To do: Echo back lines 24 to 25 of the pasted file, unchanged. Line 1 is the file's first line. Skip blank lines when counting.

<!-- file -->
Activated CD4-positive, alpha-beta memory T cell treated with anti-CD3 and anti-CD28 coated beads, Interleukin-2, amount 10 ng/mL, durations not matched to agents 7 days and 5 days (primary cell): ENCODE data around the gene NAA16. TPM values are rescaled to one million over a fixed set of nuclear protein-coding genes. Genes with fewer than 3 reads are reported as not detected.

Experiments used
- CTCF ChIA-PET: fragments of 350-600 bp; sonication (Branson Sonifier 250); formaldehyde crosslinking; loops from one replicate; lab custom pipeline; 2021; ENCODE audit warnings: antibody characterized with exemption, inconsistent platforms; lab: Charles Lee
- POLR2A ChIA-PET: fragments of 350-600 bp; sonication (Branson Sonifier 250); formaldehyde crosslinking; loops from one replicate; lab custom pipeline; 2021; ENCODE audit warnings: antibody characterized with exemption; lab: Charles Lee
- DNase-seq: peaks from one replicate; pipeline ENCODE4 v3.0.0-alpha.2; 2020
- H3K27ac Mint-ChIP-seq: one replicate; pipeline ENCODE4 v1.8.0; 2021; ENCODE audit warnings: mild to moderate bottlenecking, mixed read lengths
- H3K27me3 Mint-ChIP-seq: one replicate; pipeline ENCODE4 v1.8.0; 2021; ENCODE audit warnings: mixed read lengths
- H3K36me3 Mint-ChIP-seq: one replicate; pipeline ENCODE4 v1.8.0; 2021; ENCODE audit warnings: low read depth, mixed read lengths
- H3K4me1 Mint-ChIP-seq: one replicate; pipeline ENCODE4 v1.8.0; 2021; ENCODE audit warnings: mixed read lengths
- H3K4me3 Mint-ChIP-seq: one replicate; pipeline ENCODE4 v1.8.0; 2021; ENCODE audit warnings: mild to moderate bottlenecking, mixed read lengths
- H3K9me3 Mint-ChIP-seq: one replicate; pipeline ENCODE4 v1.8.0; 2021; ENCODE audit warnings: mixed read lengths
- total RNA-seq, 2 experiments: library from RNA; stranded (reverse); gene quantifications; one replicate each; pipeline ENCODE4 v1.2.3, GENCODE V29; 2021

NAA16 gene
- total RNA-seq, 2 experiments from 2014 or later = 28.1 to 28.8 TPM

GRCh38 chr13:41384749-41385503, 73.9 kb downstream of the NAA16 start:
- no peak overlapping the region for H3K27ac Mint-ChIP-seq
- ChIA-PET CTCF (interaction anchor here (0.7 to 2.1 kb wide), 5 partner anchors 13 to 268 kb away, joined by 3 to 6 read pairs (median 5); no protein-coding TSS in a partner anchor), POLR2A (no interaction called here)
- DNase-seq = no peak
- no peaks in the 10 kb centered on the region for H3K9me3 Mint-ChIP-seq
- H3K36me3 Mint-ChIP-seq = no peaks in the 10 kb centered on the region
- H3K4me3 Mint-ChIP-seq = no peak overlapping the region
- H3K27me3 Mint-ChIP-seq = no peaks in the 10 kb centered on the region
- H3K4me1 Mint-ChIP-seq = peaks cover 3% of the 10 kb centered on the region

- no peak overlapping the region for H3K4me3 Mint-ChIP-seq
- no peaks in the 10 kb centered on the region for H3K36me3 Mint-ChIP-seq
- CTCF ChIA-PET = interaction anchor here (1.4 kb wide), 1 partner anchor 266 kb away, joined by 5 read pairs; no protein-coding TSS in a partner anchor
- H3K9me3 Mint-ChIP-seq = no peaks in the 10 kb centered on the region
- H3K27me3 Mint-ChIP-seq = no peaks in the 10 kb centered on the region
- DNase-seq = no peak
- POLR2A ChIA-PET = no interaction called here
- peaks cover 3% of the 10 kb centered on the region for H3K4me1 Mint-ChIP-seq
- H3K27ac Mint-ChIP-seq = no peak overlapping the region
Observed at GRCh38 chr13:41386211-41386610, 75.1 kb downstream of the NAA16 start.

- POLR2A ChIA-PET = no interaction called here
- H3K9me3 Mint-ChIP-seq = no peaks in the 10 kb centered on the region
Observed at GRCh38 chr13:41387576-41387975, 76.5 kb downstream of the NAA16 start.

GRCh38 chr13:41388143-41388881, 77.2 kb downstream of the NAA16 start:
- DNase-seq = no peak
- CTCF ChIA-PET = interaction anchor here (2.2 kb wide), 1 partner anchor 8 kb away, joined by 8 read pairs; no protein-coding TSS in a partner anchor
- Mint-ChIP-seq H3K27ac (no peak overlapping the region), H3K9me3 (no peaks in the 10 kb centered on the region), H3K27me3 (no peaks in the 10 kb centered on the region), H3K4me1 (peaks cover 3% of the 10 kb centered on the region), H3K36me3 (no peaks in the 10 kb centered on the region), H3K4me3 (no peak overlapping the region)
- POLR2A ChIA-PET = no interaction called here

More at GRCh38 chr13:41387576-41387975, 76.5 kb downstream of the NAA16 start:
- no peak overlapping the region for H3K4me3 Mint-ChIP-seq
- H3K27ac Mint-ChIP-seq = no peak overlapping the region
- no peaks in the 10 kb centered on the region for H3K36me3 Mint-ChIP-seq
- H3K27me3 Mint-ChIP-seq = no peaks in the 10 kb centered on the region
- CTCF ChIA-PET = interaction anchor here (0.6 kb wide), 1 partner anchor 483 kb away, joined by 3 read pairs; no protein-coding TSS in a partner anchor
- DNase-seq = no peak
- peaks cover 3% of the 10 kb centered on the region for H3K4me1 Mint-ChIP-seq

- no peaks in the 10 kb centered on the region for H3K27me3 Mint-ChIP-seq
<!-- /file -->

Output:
- no peak overlapping the region for H3K4me3 Mint-ChIP-seq
- no peaks in the 10 kb centered on the region for H3K36me3 Mint-ChIP-seq